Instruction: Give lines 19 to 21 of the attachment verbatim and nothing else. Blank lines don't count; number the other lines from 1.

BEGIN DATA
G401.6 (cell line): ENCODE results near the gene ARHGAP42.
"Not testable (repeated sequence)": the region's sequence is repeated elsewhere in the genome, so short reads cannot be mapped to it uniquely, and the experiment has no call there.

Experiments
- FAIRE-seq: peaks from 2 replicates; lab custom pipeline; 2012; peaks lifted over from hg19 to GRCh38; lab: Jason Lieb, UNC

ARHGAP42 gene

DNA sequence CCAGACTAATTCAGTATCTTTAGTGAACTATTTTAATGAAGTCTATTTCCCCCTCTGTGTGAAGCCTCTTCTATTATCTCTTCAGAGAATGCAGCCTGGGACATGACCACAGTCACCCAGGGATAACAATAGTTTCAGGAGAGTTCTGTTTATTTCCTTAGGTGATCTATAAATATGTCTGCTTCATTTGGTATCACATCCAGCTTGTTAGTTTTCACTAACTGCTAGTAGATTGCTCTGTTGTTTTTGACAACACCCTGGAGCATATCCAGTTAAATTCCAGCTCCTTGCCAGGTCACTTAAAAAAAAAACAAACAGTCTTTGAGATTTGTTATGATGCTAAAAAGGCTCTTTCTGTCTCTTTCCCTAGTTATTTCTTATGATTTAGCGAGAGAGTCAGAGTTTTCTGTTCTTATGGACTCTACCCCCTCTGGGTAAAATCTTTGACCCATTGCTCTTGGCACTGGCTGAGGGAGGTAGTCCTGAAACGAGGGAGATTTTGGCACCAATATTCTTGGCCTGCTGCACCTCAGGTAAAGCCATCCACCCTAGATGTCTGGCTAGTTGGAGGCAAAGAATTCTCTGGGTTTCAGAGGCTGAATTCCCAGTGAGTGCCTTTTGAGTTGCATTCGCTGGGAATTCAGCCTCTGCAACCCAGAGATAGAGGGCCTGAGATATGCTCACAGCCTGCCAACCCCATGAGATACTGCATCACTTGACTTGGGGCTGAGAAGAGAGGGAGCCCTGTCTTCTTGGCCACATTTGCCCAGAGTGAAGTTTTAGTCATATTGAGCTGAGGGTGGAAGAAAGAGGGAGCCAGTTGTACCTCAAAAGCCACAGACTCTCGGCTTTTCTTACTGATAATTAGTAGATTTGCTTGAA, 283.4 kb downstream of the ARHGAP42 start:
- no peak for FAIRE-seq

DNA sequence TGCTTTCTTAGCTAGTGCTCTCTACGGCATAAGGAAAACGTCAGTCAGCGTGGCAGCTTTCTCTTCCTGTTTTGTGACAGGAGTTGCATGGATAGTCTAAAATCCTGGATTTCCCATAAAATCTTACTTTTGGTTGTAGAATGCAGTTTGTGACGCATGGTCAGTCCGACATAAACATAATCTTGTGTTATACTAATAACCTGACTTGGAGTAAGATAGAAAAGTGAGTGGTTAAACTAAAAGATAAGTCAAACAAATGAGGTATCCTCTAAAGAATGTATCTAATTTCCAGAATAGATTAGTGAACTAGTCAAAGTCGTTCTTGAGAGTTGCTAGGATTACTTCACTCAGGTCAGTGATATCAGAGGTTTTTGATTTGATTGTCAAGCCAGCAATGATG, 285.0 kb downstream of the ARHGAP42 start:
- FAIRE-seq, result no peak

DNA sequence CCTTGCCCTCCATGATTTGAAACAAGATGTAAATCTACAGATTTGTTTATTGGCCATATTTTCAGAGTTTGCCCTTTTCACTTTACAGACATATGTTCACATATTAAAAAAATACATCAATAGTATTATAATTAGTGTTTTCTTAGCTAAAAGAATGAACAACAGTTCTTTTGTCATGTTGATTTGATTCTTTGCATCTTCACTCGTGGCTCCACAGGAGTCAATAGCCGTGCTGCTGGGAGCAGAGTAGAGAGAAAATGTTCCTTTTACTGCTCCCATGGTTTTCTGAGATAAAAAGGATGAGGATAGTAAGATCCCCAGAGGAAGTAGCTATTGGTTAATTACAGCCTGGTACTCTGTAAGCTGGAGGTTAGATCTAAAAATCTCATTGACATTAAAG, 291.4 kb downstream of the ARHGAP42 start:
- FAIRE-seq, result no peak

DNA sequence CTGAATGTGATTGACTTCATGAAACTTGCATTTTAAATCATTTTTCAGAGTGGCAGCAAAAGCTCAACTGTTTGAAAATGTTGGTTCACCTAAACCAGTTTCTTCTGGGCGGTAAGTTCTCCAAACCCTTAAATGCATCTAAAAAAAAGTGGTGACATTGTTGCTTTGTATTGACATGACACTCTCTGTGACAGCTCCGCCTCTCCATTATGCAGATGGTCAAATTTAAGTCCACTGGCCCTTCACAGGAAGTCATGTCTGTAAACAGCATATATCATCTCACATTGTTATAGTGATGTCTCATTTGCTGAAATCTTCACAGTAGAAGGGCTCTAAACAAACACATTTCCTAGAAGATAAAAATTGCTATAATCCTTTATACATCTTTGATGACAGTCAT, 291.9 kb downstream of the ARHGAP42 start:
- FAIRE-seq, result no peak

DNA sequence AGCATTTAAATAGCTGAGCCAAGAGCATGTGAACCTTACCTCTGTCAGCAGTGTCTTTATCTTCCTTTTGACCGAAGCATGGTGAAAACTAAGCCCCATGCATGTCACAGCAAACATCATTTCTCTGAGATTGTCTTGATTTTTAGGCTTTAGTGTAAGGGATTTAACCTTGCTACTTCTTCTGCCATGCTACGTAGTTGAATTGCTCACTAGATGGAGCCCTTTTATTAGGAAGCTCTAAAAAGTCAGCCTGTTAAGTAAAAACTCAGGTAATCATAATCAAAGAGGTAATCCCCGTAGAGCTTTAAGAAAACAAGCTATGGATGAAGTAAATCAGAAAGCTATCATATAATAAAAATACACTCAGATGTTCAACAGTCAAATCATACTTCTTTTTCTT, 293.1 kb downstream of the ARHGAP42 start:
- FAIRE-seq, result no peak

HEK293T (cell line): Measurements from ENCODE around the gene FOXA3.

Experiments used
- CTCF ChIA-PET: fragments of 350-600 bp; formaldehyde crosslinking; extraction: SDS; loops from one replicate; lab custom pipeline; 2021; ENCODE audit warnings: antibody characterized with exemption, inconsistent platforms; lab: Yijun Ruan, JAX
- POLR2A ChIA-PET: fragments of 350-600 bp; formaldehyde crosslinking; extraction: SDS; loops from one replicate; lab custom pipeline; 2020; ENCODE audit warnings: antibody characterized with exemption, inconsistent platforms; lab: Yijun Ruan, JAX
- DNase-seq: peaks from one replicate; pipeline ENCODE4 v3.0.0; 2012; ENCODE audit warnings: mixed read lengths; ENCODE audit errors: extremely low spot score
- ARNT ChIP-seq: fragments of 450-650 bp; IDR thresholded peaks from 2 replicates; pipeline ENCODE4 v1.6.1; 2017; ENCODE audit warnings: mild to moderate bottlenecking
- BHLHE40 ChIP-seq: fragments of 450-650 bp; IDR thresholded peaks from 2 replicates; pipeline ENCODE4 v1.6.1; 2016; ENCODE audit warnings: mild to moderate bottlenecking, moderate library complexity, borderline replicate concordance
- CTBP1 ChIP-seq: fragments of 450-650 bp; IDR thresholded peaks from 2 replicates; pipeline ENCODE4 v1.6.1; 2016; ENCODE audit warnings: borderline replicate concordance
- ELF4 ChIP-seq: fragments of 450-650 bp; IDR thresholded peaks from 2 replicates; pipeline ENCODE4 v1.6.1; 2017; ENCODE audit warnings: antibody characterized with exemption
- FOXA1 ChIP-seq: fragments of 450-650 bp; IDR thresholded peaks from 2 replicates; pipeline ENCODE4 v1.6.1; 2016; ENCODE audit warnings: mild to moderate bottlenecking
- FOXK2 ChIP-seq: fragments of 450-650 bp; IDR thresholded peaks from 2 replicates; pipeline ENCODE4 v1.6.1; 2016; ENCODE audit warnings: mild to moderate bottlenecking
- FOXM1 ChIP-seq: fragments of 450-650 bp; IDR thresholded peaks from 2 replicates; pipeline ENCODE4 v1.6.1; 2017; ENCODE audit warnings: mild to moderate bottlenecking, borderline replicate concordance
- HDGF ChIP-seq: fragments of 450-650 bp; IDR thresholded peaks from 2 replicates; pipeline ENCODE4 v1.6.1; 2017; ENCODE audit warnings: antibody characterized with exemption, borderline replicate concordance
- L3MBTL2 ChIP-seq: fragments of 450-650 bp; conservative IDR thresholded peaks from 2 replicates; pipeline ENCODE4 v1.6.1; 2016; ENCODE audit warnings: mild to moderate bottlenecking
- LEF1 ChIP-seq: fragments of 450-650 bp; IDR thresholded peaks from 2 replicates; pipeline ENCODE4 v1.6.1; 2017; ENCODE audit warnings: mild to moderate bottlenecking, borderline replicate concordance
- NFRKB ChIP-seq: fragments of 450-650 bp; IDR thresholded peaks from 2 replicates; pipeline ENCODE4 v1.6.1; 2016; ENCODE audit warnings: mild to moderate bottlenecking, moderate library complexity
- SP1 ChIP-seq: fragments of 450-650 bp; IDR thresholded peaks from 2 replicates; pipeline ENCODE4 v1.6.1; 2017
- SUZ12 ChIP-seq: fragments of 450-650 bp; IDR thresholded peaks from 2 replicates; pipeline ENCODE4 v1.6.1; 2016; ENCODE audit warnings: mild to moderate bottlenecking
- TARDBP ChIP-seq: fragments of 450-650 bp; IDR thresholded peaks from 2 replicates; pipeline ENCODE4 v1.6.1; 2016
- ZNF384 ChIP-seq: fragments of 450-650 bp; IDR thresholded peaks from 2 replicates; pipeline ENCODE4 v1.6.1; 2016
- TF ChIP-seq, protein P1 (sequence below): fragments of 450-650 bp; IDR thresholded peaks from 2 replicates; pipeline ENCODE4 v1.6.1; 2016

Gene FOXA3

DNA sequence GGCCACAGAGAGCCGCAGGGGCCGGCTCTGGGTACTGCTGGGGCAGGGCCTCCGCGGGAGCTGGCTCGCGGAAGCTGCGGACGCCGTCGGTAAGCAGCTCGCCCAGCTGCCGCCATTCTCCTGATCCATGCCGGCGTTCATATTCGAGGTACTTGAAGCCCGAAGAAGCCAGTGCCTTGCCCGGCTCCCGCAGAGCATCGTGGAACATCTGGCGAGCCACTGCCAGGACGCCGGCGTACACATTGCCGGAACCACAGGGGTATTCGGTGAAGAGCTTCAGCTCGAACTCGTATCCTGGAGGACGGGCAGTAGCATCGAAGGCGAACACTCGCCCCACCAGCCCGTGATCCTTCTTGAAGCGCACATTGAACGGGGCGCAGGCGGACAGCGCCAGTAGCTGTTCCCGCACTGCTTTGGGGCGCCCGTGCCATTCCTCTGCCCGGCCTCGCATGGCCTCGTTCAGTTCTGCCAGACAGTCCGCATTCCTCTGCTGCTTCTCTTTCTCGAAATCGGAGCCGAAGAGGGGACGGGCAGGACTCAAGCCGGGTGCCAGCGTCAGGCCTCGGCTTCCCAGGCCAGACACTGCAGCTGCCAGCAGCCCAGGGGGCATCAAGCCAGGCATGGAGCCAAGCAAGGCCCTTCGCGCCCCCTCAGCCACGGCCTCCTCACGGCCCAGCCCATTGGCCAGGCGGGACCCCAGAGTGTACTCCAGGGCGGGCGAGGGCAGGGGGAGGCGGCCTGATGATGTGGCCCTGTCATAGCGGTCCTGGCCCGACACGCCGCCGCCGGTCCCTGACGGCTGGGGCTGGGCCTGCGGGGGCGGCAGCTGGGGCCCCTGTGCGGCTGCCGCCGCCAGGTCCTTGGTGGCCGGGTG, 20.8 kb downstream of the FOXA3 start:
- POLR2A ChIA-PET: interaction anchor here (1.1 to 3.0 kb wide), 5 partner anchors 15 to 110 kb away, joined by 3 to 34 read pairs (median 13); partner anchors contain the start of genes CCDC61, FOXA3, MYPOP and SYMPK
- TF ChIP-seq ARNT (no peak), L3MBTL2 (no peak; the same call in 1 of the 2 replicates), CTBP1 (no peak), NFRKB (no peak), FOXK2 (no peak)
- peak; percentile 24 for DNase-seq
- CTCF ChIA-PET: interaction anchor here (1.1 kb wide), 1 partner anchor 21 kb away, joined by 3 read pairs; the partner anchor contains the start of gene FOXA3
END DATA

- POLR2A ChIA-PET: fragments of 350-600 bp; formaldehyde crosslinking; extraction: SDS; loops from one replicate; lab custom pipeline; 2020; ENCODE audit warnings: antibody characterized with exemption, inconsistent platforms; lab: Yijun Ruan, JAX
- DNase-seq: peaks from one replicate; pipeline ENCODE4 v3.0.0; 2012; ENCODE audit warnings: mixed read lengths; ENCODE audit errors: extremely low spot score
- ARNT ChIP-seq: fragments of 450-650 bp; IDR thresholded peaks from 2 replicates; pipeline ENCODE4 v1.6.1; 2017; ENCODE audit warnings: mild to moderate bottlenecking